Gout is a condition that affects over 3 million people in the United States. If you are one of the many people who suffer from this condition, then you know it can be a very painful ailment that can often come on quite suddenly. But what exactly is gout, and what causes it?

Gout is a type of complex arthritis that leads to pain and swelling in the joints caused by a condition known as hyperuricemia. 

Hyperuricemia occurs when an abundance of uric acid is produced in the body, or the kidneys cannot filter the acid quickly enough. When this happens, the acid builds up, forming sharp urate crystals that eventually settle in the joints, causing pain and inflammation. 

Uric acid is created when the body breaks down purines, which are found in many foods. Common foods that are high in purines include red meat, organ meats, and seafood, as well as food or beverages containing high levels of fructose, such as juice or soda. 

Other factors can contribute to the likelihood of developing gout, including being overweight, drinking too much alcohol, having diabetes, congestive heart failure or high blood pressure, and taking certain medications. Men are also at a higher risk of developing gout. 

Symptoms of Gout 

Gout most commonly affects a person’s big toes, but it can also cause inflammation and swelling in other joints, including knees, elbows, fingers, wrists, and ankles. 

When a patient is experiencing a flare-up, they will notice their joints becoming swollen and tender, and redness and warmth are common. Often, the pain can feel so severe during an attack that the lightest touch feels unbearable. Flare-ups most often occur overnight and tend to come on suddenly.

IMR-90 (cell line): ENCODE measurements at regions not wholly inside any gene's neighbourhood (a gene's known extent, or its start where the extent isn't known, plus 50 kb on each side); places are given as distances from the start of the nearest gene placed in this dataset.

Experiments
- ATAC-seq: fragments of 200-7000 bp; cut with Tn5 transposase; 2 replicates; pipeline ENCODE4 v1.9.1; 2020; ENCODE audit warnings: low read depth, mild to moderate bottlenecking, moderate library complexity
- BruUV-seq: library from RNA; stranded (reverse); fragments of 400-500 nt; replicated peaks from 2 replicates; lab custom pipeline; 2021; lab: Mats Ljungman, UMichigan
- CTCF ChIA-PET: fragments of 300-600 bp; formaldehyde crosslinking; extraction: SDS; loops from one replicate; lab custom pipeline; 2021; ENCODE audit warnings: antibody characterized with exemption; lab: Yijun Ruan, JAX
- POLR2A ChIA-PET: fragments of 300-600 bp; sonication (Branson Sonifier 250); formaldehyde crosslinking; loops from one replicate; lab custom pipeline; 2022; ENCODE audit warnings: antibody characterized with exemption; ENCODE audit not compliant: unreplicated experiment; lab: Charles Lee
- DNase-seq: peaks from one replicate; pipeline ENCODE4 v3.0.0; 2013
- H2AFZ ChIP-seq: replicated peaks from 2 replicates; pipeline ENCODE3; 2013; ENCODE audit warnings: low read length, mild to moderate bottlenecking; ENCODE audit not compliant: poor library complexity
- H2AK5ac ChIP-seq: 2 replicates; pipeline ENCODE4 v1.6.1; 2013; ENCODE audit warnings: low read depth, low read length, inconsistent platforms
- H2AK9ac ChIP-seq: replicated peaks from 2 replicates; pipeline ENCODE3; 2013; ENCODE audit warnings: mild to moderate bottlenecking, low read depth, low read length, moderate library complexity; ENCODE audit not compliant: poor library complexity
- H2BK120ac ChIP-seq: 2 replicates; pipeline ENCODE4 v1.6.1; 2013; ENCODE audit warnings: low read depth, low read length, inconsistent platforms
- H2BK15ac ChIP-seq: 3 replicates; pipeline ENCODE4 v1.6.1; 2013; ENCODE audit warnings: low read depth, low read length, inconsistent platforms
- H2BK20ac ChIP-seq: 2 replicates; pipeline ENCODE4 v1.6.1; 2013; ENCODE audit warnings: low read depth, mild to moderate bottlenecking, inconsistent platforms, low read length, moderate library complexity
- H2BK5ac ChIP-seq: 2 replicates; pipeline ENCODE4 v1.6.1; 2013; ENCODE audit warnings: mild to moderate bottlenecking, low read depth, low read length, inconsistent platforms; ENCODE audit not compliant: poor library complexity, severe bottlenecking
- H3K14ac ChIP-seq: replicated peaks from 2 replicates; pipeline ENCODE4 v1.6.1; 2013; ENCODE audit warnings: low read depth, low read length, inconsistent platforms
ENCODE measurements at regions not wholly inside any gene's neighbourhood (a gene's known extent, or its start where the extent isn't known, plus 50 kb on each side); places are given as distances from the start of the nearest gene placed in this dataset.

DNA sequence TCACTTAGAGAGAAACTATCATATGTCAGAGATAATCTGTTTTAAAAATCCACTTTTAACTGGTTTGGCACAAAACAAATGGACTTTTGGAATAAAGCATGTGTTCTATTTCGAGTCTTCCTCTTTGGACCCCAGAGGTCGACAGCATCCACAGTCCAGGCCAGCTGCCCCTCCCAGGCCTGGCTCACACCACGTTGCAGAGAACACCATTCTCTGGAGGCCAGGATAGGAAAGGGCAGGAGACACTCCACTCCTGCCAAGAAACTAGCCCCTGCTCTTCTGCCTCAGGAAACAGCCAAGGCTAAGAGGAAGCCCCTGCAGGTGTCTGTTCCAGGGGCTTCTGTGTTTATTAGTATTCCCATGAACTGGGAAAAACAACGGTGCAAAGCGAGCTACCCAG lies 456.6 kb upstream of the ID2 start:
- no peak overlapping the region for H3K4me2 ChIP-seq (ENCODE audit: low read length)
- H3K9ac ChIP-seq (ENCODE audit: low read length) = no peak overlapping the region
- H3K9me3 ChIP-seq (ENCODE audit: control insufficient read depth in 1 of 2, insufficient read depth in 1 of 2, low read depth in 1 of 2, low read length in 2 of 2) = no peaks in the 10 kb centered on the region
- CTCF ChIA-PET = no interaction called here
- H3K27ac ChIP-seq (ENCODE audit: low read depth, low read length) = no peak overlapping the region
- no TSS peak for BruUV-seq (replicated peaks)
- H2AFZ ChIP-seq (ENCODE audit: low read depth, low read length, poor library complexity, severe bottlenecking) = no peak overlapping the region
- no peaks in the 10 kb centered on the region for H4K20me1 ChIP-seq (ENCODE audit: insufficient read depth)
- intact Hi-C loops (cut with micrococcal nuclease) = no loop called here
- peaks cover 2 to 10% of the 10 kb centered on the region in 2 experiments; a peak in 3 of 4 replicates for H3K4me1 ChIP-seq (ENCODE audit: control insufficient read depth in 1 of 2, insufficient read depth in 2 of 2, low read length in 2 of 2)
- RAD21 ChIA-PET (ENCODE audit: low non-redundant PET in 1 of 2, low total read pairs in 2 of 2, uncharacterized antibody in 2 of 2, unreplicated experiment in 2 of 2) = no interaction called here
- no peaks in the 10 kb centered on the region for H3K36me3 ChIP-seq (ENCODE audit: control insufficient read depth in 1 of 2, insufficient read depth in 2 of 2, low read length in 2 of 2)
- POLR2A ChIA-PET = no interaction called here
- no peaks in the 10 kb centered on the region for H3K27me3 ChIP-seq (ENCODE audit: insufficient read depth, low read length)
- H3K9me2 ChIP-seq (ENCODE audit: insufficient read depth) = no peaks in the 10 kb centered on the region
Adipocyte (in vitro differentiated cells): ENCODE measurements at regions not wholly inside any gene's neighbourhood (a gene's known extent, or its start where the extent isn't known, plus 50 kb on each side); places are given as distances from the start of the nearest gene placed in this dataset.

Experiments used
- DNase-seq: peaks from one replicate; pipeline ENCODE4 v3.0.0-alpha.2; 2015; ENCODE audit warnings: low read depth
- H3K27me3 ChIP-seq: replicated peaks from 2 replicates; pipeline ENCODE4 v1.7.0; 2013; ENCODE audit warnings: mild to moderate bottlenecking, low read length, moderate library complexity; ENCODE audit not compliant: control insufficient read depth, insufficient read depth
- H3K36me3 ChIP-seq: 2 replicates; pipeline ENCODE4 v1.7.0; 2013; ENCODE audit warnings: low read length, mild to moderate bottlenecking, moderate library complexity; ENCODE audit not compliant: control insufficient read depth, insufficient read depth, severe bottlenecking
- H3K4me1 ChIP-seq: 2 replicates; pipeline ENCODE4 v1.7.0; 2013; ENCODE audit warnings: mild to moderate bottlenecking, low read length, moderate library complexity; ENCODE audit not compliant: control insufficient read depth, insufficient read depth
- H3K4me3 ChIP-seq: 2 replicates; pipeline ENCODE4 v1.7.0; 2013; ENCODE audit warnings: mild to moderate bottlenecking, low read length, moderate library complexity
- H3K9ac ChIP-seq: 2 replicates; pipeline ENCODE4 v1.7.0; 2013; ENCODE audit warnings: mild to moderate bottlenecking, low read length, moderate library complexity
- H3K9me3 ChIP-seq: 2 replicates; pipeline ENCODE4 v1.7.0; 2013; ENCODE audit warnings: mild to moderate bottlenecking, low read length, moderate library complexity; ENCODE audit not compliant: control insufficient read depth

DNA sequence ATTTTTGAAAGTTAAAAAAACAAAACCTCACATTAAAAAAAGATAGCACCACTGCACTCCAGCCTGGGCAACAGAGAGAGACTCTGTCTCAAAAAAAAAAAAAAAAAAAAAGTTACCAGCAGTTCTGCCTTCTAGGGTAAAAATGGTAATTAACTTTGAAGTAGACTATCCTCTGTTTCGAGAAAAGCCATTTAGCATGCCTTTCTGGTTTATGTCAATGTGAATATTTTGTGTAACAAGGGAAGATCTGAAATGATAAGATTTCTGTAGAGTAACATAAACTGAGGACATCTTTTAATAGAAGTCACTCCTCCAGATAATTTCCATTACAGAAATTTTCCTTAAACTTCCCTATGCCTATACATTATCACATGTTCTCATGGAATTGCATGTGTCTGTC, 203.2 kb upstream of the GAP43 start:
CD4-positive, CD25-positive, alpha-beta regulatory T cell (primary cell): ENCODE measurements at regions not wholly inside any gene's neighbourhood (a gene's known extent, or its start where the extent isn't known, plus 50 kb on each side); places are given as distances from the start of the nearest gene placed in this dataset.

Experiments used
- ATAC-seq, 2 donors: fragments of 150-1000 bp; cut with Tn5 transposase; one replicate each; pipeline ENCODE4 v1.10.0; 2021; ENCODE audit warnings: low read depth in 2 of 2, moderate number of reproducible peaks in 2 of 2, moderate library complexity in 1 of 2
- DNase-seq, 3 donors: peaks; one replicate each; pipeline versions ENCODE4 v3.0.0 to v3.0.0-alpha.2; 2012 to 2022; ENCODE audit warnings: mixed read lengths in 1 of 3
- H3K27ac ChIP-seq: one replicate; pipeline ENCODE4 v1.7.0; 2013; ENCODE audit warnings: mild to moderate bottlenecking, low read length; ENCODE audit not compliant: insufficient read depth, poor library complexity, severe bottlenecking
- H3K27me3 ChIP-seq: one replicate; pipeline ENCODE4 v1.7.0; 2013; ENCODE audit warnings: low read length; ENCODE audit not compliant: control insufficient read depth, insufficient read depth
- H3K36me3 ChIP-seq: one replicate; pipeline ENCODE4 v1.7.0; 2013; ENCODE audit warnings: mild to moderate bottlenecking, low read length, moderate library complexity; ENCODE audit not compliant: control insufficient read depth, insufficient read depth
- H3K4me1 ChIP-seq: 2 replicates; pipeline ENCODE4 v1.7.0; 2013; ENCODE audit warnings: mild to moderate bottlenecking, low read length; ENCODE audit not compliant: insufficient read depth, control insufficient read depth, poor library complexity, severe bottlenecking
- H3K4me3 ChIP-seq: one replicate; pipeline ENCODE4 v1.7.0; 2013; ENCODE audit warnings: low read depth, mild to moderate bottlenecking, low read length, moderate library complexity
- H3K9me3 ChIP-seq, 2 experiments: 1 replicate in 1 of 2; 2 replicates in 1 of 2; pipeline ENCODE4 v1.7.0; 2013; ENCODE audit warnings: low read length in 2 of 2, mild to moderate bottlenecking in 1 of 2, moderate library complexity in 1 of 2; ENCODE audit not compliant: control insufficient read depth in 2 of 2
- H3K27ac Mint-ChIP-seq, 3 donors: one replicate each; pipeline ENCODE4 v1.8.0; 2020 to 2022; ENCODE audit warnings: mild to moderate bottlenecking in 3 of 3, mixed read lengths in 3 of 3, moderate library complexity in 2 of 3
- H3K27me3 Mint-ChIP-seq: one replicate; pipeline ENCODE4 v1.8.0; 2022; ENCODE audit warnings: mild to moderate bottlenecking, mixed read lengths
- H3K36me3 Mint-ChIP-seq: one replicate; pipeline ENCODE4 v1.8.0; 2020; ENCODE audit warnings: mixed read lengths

It’s important to treat gout as early as possible. If left untreated, patients can progress to developing kidney stones or tophi, which are nodules of crystal deposits that develop around the area of the gout attacks. The inflammation can also cause permanent damage to the joints and surrounding tissues. 

Diagnosis, Treatment, and Management 

When seeking a diagnosis, it’s important to know that gout can only be diagnosed during a flare-up. Your doctor will conduct a physical assessment to look for swollen joints and redness, as well as a build-up of uric acid crystals in the affected areas.  

Gout can be managed with non-steroidal anti-inflammatory drugs (NSAIDs) to manage pain and inflammation during flare-ups. There are also prescription medications that can be used to reduce or block the production of uric acid within the body or improve your body’s ability to process the uric acid. 

Along with changes in diet to avoid foods high in purines and increasing physical activity to maintain a healthy weight and reduce pressure on the joints, these treatment options can help alleviate gout symptoms and reduce the likelihood of recurring flare-ups. 

If you believe you are experiencing gout symptoms, reach out to a doctor for an evaluation. Advanced Rheumatology of Houston has over ten years of experience treating chronic rheumatological conditions, including arthritis, gout, and osteoarthritis. Call (281) 766-7886 or fill out our contact form to request an appointment, so we can create the best treatment plan for your unique situation.